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Health Aff (Millwood). 2015 Nov;34(11):1932-9. doi: 10.1377/hlthaff.2015.0631.

Three Interventions That Reduce Childhood Obesity Are Projected To Save More Than They Cost To Implement.

Author information

1
Steven L. Gortmaker (sgortmak@hsph.harvard.edu) is a professor of the practice of health sociology at the Harvard T.H. Chan School of Public Health, in Boston, Massachusetts.
2
Y. Claire Wang is an associate professor at the Mailman School of Public Health, Columbia University, in New York City.
3
Michael W. Long is an assistant professor at the Milken Institute School of Public Health, the George Washington University, in Washington, DC.
4
Catherine M. Giles is a program manager at the Harvard T.H. Chan School of Public Health.
5
Zachary J. Ward is a programmer analyst at the Harvard T.H. Chan School of Public Health.
6
Jessica L. Barrett is a research assistant IV at the Harvard T.H. Chan School of Public Health.
7
Erica L. Kenney is a postdoctoral research fellow at the Harvard T.H. Chan School of Public Health.
8
Kendrin R. Sonneville is an assistant professor at the University of Michigan School of Public Health, in Ann Arbor.
9
Amna Sadaf Afzal is an assistant professor at the Albert Einstein College of Medicine, in New York City.
10
Stephen C. Resch is deputy director of the Center for Health Decision Science at the Harvard T.H. Chan School of Public Health.
11
Angie L. Cradock is a senior research scientist at the Harvard T.H. Chan School of Public Health.

Abstract

Policy makers seeking to reduce childhood obesity must prioritize investment in treatment and primary prevention. We estimated the cost-effectiveness of seven interventions high on the obesity policy agenda: a sugar-sweetened beverage excise tax; elimination of the tax subsidy for advertising unhealthy food to children; restaurant menu calorie labeling; nutrition standards for school meals; nutrition standards for all other food and beverages sold in schools; improved early care and education; and increased access to adolescent bariatric surgery. We used systematic reviews and a microsimulation model of national implementation of the interventions over the period 2015-25 to estimate their impact on obesity prevalence and their cost-effectiveness for reducing the body mass index of individuals. In our model, three of the seven interventions--excise tax, elimination of the tax deduction, and nutrition standards for food and beverages sold in schools outside of meals--saved more in health care costs than they cost to implement. Each of the three interventions prevented 129,000-576,000 cases of childhood obesity in 2025. Adolescent bariatric surgery had a negligible impact on obesity prevalence. Our results highlight the importance of primary prevention for policy makers aiming to reduce childhood obesity.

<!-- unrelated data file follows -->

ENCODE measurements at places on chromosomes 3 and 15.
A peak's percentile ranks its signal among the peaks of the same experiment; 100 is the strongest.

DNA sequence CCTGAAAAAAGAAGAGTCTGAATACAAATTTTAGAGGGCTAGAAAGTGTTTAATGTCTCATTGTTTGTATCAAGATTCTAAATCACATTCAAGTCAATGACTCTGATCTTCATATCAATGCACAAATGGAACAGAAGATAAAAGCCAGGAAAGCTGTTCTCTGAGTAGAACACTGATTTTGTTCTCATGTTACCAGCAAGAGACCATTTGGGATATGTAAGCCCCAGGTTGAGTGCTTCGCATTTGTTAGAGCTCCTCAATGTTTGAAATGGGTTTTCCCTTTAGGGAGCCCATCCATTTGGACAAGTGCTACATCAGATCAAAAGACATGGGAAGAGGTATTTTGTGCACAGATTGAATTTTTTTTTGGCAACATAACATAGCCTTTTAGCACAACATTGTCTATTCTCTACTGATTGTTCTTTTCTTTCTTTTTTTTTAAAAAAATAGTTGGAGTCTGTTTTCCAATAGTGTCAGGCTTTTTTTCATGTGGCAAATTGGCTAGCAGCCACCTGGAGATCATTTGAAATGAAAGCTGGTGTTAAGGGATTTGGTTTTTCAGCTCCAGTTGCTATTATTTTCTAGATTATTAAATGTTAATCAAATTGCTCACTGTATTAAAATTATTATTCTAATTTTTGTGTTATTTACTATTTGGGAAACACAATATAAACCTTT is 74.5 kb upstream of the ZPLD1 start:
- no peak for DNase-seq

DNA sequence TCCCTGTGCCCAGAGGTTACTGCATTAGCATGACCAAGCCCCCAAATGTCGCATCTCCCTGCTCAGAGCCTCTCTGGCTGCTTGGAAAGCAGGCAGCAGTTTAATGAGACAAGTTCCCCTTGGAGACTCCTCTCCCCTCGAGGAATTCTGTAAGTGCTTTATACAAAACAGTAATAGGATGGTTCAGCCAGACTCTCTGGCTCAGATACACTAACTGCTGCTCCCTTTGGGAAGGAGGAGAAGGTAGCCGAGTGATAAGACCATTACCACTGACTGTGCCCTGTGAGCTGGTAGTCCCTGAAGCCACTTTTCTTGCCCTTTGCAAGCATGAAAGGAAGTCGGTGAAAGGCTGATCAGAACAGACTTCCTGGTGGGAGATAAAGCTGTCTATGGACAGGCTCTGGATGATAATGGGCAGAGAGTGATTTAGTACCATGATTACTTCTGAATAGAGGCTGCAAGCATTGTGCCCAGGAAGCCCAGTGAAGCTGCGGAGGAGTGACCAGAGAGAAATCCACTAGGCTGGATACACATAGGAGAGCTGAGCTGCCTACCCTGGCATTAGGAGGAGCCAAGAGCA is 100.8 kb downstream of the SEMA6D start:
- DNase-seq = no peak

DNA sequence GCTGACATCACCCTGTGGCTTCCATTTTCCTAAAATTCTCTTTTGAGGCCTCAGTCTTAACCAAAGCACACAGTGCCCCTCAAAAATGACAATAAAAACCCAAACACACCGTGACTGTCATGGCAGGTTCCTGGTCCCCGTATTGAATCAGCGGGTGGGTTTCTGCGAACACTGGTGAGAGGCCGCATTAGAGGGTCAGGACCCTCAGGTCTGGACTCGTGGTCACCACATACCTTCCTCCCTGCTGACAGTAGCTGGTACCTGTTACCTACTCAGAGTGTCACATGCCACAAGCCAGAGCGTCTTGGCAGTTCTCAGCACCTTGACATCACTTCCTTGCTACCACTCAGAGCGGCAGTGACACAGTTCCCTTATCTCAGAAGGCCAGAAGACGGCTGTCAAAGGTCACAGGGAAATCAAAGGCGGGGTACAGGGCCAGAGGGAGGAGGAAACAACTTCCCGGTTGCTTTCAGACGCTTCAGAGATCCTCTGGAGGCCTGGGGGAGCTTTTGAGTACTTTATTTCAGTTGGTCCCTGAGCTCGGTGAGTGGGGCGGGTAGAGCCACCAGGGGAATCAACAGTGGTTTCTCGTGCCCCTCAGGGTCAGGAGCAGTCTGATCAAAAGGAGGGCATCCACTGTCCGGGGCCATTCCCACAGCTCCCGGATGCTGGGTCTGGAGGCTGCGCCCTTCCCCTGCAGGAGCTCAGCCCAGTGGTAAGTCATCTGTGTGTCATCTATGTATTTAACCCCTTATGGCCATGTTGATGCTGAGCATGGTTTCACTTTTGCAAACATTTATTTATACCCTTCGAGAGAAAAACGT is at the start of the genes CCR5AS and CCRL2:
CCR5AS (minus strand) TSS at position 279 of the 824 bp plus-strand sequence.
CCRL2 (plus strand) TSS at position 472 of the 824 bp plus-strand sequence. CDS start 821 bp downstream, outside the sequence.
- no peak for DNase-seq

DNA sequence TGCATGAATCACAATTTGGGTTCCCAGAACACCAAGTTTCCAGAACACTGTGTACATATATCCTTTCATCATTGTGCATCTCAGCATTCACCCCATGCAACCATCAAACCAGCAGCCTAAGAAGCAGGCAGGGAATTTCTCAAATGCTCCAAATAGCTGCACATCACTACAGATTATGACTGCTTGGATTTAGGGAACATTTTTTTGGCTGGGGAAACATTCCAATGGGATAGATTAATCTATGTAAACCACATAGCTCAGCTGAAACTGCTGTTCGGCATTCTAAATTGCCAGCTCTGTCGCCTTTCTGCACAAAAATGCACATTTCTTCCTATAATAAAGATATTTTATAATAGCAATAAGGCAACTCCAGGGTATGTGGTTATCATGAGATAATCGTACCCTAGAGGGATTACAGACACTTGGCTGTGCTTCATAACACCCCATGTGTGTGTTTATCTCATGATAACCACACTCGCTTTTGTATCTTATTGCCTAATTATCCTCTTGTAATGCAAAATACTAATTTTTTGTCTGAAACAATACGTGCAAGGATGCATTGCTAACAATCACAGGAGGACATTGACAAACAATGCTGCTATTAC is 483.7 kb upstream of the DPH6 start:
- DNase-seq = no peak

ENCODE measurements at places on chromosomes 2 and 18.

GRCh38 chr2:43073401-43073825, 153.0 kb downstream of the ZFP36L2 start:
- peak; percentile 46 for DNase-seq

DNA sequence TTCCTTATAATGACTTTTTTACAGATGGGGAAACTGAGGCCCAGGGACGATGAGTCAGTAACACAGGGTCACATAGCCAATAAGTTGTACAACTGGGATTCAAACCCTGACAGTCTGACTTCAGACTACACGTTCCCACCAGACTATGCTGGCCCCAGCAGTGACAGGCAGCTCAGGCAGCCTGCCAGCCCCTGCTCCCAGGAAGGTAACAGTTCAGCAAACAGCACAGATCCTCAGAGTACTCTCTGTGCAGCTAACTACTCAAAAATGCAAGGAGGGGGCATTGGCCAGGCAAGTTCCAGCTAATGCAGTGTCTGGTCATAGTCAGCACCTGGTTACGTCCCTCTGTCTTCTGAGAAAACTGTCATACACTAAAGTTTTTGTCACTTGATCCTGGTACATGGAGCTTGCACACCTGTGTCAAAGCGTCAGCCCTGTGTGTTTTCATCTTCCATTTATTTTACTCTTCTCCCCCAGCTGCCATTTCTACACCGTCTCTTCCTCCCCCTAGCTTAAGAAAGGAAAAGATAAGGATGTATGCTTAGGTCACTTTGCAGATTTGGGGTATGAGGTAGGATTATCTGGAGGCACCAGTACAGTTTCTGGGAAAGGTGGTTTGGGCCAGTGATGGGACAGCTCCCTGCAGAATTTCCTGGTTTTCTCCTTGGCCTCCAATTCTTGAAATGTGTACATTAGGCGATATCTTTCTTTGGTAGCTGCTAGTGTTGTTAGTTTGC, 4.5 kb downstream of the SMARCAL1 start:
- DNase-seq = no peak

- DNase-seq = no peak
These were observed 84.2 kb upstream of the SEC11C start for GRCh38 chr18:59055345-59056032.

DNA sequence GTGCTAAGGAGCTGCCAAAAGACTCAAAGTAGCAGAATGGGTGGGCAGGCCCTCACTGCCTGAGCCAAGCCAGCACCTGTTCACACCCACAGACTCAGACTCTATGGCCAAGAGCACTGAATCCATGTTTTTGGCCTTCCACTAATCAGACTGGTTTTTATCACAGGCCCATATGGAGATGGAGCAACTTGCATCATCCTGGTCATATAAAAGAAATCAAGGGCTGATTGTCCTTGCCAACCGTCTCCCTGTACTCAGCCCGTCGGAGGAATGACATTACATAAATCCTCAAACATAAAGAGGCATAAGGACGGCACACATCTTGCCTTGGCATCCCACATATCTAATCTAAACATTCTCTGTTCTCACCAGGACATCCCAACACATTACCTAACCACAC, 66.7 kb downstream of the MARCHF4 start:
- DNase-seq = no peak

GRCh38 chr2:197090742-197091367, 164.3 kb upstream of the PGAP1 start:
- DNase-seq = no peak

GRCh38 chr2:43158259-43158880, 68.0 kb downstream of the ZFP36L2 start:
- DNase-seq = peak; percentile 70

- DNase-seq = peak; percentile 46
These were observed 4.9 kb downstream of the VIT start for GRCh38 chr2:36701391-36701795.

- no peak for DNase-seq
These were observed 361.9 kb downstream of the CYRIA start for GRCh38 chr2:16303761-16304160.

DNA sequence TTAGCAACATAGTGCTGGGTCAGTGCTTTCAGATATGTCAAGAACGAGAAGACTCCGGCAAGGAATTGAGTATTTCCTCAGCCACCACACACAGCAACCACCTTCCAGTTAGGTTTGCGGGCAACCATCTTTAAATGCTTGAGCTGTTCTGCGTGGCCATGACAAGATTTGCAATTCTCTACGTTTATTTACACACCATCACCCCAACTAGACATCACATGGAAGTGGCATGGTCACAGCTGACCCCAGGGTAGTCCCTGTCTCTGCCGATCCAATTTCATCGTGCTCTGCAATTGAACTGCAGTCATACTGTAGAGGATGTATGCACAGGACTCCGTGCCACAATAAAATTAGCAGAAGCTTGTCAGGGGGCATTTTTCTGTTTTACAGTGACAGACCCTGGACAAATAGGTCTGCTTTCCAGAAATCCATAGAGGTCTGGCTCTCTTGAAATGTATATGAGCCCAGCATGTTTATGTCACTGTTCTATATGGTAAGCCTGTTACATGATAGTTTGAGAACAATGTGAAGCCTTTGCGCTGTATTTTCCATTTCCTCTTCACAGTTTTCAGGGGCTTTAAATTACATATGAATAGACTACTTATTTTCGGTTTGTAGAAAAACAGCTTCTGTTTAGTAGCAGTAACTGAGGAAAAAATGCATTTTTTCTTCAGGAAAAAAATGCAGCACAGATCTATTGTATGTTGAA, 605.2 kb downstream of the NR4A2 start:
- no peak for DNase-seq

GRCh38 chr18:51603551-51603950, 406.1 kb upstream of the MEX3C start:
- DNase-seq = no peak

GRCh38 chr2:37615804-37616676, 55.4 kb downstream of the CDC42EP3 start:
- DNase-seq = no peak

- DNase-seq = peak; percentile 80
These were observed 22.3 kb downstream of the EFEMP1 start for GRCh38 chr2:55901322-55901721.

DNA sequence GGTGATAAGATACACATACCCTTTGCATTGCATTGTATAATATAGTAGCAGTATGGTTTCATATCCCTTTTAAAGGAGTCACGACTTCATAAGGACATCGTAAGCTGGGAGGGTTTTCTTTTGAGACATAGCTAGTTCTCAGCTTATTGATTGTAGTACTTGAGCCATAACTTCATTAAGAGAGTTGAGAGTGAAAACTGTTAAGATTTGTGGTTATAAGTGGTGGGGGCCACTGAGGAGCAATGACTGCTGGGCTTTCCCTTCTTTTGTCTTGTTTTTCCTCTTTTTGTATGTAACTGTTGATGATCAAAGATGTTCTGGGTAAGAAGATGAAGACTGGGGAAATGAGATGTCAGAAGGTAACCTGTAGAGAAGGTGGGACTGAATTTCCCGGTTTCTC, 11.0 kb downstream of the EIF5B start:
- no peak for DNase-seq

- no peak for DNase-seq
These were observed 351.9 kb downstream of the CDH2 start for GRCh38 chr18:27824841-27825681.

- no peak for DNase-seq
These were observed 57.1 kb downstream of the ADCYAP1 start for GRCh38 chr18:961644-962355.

KEYWORDS:

Children’s Health; Health Promotion/Disease Prevention

Comment in

PMID:
26526252
DOI:
10.1377/hlthaff.2015.0631
[Indexed for MEDLINE]

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